Friday, January 24, 2014

The Emperor & the Actress: The Love Story of Emperor Franz Josef & Katharina Schratt by Joan Haslip

Rating: ★ ★ ★ ★ ★
Obtained from: Personal Library
Read: January 24, 2014

She was the darling of the Austrian stage, a blond "bird of paradise" with "laughing blue eyes and a little girl's face." He was one of the nineteenth century's most influential rulers, the last great Hapsburg emperor, who, years later, would plunge the world into war. She rose from a broken marriage and financial ruin to become the pampered confidante of Europe's rich and powerful. He grew hopelessly obsessed with this guileless girl from the Vienna woods, and lavished his affection—and his wealth—on her. The Emperor and the Actress is a factualaccount of the relationship between Emperor Franz Josef and Katharina Schratt, a leading lady described by one drama critic as "the average man's ideal. . .both seductress and housewife, earthy and sophisticated." This is a riveting tale of forbidden love and political intrigue, of madness and murder, of a woman's conquest of her monarch—and of the terrible sacrifices both were forced to endure. In following Katharina's progress through the theatres, palaces, and watering spots of Europe, author Joan Haslip provides an engrossing glimpse of daily life off and on the stage and at court. She resurrects the forgotten theatrical customs and luminaries of the era. And she describes—in rich detail—the world of princely opulence and sumptuous luxury enjoyed by a privileged few. The Emperor and the Actress is far more than just the story of Katharina Schratt—the toast of fin-de-siecle society, the mistress "enslaved in golden chains," a friend to Strauss, Mahler, and Brahms. It is a study of power—the power of beauty, of seduction, of tradition, of wealth, of art, of madness, and of change. And it is a haunting portrait of vanished European monarchy, the last gasp of the Hapsburgs, the excesses of absolute rule.

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I have an obsessive interest in Crown Prince Rudolf which is unfortunate as there isn't a lot of material available for those wishing to understand the details of his short and tragic existence. 

Emperor Franz Josef
Having devoured The Road to Mayerling: Life and Death of Crown Prince Rudolph of Austria by Richard BarkeleyCrime at Mayerling: The Life and Death of Mary Vetsera by Georg Markus, The Mayerling Murder by Victor Wolfson and Mayerling: The Facts Behind The Legend by Fritz Judtmann, I wasn't entirely sure where to turn for additional infornation. I continued my research online, but it wasn't until discovering tidbits of otherwise unpublished information in The Assassination of the Archduke by Greg King & Sue Woolmans that I gave serious thought to reading titles unrelated to the 'incident' itself.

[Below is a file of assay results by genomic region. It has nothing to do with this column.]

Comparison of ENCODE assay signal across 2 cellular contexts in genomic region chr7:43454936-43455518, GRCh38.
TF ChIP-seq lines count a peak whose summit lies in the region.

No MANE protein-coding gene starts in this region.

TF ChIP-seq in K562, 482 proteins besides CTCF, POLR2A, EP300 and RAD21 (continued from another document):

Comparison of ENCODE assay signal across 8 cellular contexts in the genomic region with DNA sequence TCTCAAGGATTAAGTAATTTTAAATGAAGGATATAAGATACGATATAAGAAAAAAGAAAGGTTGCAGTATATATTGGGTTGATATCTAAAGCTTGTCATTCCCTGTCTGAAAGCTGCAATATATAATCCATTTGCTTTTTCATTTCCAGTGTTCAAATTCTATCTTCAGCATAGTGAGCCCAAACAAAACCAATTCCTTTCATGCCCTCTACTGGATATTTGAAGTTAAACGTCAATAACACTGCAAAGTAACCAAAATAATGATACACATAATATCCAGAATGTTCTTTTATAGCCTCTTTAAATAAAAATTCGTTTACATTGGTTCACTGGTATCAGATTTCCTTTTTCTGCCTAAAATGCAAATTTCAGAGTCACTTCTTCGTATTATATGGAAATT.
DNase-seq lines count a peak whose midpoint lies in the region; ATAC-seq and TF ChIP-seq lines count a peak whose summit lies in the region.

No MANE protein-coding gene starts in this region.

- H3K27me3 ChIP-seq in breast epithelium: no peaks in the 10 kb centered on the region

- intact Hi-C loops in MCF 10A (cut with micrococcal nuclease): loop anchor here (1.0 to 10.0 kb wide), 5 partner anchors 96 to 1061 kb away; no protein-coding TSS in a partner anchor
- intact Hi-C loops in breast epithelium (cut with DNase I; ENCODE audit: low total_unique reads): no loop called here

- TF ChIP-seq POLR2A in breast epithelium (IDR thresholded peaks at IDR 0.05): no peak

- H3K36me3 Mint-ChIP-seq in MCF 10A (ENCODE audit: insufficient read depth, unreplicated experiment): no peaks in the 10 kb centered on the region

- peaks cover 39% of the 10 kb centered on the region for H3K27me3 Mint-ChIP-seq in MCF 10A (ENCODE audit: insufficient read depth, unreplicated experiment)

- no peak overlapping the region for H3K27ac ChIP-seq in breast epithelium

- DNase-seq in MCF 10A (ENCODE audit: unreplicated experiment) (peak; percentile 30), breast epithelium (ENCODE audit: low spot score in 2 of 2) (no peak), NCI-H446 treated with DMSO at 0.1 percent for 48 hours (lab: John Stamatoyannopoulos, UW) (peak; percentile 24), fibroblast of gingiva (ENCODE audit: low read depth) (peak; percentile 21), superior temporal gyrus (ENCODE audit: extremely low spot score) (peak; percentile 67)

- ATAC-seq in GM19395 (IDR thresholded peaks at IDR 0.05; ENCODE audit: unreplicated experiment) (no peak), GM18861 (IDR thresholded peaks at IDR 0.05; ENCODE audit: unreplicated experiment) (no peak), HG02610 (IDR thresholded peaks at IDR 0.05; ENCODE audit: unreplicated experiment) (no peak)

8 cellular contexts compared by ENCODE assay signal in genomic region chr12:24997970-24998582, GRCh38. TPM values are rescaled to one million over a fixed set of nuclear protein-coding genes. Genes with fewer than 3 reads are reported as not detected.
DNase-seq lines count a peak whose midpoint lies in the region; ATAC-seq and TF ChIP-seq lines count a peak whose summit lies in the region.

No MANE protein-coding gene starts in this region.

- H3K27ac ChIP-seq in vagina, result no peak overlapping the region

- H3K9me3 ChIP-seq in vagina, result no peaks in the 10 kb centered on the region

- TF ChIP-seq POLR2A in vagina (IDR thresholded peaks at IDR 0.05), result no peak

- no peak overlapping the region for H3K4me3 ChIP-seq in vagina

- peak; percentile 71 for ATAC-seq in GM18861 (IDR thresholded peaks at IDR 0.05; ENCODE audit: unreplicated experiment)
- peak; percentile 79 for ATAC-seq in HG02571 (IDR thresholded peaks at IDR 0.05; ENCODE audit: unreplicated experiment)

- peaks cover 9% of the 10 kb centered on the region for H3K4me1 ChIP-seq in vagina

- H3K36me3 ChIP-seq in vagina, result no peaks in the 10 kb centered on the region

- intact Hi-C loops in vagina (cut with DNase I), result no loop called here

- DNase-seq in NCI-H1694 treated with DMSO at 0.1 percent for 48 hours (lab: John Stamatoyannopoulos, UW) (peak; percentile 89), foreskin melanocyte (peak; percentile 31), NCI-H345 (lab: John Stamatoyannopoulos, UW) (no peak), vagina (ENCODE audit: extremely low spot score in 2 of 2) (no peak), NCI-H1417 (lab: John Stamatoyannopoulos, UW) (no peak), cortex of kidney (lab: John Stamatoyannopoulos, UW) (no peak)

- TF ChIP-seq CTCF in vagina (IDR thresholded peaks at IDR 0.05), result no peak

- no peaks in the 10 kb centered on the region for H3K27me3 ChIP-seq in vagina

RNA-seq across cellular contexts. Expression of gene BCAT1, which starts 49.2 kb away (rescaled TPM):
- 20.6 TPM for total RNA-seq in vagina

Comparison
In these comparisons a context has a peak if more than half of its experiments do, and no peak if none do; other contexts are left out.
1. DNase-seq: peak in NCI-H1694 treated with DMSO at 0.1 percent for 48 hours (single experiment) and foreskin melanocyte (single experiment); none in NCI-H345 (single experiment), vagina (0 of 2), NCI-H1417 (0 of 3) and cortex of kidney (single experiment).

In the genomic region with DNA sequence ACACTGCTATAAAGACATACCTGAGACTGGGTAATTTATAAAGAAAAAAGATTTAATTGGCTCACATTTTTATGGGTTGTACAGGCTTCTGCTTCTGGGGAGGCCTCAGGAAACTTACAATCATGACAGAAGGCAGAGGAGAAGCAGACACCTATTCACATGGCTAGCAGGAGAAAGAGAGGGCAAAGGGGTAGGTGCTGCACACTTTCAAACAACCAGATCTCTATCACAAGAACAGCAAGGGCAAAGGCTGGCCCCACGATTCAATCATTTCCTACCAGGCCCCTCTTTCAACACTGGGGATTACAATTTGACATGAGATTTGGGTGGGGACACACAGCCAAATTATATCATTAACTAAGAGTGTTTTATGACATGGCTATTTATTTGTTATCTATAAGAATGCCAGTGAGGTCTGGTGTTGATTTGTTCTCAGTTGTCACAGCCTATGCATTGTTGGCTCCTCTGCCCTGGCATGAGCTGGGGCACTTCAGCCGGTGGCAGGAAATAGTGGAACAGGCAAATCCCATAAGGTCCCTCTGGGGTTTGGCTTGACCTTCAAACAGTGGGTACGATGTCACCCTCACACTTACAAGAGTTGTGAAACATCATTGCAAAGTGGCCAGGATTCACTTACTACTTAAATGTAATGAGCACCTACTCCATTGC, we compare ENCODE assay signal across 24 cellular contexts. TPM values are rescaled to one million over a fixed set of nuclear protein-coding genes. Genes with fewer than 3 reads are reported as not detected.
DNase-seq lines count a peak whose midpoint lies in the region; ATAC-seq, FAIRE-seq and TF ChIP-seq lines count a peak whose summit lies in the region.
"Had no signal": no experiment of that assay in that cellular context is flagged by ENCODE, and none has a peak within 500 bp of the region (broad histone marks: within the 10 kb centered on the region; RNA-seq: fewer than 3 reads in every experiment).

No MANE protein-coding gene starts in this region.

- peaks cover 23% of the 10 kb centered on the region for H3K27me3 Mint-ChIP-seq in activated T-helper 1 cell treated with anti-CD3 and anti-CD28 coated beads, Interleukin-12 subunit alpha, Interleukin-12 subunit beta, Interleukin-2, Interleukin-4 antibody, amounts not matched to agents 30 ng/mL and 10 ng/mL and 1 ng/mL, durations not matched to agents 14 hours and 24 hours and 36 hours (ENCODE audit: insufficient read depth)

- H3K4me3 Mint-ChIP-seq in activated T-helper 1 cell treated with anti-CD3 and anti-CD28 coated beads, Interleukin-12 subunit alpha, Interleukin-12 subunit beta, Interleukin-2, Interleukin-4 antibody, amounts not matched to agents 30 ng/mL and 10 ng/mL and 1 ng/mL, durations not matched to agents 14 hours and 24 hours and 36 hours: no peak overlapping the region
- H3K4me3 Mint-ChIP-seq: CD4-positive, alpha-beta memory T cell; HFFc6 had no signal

My first instinct was to look for anything related to Mitzi Kaspar, but she proved more elusive than her royal paramour. Next up, Johann Salvator, but beyond an entertaining conspiracy theory that connected the Archduke to François Bérenger Saunière, I found myself at a dead end. Third on my list, Katharina Schratt, which is how I came to Joan Haslip's The Emperor & the Actress.

Beginning with Katharina's humble origins, Haslip chronicles her early interest in acting, the energy she put towards honing her skills on the stages of central Europe, and of course, her enigmatic and much speculated 'friendship' with Emperor Franz Josef.

Katharina Schratt
For the record, I knew very little about Schratt going into this piece, my understanding of her being limited to three facts. One, she was an actress. Two, her affair with the Austrian Emperor lasted much of his marriage. And three, upon the death of their son and heir, Empress Elisabeth summoned the younger woman to the Hofburg to comfort her grieving husband. Needless to say Haslip's examination of Schratt's background, career, friends and relations brought Franz Josef's lover into focus, shedding light on both her public and private personas. 

Haslip's portrayal of the Austrian political arena is equally fascinating, the author having gone out of her way to describe the impact Franz Josef's responsibilities and obligations had on his relationship with Schratt. Being familiar with the history, I can't say whether Haslip's work is a good introductory piece, but that being said, it is noteworthy for its emphasis on lesser known players and their associated social network.

The glamour and intrigue of the court is contrasted in Haslip's representation of Vienna's theater culture. Through it, Haslip brings the city to life, painting a dynamic and alluring account of upper and middle class life at the heart of the Austro-Hungarian Empire. 

Bottom line folks, The Emperor and the Actress is a must read for anyone interested in the twilight of the Austrian Hapsburgs and the affair that came to define one of its longest reigning monarchs. 

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It was only after Elisabeth's death that Katharina Schratt was to realize how much she owed the Empress when, bereft of her protection, she found herself exposed to all the calumnies and petty humiliations of which a jealous court was capable.
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2 comments:

Melinda Ott said...

I'm going to have to get my hands on a copy of this book! I remember visiting Vienna and hearing just a but about this and I'd love to know more!

The Flashlight Reader said...

It's a fairly easy one to come by and well worth the effort. :)